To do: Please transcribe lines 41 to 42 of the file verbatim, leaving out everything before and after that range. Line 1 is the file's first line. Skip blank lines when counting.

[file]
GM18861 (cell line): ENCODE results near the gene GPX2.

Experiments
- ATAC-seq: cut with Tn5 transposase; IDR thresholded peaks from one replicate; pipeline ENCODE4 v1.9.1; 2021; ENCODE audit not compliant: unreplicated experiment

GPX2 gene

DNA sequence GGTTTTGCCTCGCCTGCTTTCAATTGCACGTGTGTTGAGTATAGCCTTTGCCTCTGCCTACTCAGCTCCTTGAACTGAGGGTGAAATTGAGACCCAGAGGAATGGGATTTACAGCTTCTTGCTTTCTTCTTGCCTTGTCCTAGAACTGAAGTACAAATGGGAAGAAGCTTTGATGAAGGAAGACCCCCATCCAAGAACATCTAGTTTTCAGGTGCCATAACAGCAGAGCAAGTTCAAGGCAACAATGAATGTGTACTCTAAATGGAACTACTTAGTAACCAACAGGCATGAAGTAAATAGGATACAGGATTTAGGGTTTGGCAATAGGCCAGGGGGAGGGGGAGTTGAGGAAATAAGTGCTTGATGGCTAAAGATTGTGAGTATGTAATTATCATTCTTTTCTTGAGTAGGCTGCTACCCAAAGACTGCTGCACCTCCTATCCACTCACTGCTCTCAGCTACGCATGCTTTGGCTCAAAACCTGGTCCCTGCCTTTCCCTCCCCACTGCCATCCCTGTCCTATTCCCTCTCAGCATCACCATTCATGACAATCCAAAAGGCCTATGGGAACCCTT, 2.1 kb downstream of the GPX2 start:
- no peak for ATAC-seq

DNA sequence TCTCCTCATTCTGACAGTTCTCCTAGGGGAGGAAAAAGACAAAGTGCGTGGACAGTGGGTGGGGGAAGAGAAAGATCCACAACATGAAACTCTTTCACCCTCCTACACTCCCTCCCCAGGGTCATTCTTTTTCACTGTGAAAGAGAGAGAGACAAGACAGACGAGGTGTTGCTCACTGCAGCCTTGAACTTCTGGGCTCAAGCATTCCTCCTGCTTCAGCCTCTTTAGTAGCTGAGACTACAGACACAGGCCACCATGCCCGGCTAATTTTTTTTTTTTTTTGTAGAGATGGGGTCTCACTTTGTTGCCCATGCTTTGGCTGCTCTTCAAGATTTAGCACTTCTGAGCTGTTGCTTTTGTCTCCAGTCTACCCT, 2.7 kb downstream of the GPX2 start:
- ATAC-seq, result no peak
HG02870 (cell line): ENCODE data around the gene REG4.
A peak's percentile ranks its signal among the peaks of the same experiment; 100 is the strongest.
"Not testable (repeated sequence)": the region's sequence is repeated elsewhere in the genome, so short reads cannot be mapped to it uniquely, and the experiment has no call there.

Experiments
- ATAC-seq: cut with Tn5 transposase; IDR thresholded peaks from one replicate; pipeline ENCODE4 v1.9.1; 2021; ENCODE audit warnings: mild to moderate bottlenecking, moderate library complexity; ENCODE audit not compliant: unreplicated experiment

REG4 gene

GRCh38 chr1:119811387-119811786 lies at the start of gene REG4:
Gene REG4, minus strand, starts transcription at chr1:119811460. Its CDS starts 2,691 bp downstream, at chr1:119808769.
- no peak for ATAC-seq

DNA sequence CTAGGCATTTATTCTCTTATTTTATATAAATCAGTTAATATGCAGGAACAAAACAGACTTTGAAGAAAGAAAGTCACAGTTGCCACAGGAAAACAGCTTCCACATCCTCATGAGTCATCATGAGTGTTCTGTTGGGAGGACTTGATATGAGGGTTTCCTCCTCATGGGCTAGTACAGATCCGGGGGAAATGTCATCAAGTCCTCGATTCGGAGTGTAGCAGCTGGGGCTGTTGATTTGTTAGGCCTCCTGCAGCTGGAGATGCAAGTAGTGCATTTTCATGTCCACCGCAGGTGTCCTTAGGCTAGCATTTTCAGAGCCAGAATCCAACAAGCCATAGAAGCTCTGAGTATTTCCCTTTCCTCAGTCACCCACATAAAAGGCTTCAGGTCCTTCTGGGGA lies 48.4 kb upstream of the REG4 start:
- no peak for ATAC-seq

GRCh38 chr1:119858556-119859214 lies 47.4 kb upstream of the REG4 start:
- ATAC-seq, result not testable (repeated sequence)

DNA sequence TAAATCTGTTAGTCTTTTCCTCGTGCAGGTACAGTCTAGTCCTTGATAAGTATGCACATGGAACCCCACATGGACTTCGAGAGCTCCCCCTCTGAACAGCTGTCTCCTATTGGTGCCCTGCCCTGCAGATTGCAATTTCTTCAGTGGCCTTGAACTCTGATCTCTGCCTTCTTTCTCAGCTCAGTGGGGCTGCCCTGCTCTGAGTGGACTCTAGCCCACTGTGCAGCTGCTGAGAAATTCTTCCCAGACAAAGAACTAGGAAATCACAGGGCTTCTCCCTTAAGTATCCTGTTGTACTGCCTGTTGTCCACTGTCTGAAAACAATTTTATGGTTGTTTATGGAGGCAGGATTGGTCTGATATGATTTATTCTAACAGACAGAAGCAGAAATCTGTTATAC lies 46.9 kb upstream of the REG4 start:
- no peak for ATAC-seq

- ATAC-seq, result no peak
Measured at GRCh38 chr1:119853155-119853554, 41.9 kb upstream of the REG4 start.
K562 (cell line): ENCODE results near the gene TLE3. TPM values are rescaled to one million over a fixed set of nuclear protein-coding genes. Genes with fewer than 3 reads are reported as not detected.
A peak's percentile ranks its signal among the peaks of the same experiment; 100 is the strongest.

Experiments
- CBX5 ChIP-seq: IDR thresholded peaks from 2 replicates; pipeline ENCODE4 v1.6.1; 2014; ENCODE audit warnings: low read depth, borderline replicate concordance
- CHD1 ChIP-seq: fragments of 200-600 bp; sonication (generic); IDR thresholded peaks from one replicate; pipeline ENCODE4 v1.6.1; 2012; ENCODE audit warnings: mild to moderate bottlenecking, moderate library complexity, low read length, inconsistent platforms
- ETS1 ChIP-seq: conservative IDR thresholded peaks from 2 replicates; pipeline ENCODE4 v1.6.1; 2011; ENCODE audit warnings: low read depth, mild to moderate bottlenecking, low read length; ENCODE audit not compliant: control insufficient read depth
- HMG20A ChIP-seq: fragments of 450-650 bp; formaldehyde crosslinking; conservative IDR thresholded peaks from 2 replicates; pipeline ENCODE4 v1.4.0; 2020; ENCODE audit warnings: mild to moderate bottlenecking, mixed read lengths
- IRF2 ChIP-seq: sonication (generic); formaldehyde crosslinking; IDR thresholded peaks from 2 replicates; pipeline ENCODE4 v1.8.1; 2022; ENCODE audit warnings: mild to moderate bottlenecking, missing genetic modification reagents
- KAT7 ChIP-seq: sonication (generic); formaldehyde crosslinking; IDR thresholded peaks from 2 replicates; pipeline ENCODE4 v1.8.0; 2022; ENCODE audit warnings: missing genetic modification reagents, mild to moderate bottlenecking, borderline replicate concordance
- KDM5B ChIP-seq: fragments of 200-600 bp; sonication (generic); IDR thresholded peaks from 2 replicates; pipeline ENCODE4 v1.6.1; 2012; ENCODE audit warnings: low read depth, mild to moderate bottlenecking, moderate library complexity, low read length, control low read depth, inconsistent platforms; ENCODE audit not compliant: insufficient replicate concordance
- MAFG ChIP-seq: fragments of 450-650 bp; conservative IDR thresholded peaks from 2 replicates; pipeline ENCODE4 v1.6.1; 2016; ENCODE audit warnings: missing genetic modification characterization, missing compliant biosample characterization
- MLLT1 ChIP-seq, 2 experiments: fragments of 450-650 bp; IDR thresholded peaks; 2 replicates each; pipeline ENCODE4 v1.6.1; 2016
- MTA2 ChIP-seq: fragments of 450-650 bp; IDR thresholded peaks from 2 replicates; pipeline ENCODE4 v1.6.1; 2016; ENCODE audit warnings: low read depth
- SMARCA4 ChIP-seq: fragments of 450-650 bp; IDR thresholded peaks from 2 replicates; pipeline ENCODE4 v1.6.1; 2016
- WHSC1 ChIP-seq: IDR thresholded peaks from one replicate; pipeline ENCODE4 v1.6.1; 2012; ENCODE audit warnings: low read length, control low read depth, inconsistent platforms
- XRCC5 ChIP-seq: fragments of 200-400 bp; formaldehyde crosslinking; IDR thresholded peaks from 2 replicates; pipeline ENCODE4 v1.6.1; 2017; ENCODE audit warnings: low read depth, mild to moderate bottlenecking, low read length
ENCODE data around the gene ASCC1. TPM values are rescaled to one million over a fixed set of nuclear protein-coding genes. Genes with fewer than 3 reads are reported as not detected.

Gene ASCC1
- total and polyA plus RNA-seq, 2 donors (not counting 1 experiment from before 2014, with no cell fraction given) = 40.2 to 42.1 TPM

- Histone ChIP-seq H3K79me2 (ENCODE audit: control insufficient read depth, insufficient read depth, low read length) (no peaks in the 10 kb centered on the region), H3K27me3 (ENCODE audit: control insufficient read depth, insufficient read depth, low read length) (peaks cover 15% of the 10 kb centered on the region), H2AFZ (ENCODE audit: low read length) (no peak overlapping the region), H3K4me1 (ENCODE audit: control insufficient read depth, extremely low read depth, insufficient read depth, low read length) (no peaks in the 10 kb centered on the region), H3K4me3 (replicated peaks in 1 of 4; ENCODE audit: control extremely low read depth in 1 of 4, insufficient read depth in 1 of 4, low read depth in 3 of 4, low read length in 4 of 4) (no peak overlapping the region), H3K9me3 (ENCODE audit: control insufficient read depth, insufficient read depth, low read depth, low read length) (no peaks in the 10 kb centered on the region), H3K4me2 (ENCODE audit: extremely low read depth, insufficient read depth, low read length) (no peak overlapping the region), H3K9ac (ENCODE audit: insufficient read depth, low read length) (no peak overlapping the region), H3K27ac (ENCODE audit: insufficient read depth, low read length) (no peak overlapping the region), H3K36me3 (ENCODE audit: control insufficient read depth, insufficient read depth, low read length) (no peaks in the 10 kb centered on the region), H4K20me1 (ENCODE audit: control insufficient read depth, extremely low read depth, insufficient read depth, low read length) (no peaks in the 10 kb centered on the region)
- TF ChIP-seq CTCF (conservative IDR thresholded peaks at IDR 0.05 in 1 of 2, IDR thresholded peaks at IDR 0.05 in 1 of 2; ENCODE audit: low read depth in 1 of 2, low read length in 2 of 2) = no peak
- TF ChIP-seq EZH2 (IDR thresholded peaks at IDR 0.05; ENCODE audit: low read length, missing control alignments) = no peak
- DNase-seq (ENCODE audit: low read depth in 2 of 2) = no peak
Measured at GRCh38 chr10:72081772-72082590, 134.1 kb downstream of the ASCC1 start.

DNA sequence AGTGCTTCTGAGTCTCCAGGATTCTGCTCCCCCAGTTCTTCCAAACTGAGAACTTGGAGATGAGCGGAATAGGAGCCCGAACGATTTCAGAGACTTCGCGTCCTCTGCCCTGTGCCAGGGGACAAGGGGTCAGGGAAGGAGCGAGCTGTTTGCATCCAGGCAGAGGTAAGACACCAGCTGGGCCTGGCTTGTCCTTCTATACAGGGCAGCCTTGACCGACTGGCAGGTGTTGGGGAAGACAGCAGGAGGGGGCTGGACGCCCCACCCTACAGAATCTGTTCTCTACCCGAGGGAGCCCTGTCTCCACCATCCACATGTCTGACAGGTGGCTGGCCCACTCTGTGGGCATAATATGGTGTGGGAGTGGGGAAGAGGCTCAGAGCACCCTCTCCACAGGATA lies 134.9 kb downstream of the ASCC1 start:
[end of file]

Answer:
- XRCC5 ChIP-seq: fragments of 200-400 bp; formaldehyde crosslinking; IDR thresholded peaks from 2 replicates; pipeline ENCODE4 v1.6.1; 2017; ENCODE audit warnings: low read depth, mild to moderate bottlenecking, low read length
ENCODE data around the gene ASCC1. TPM values are rescaled to one million over a fixed set of nuclear protein-coding genes. Genes with fewer than 3 reads are reported as not detected.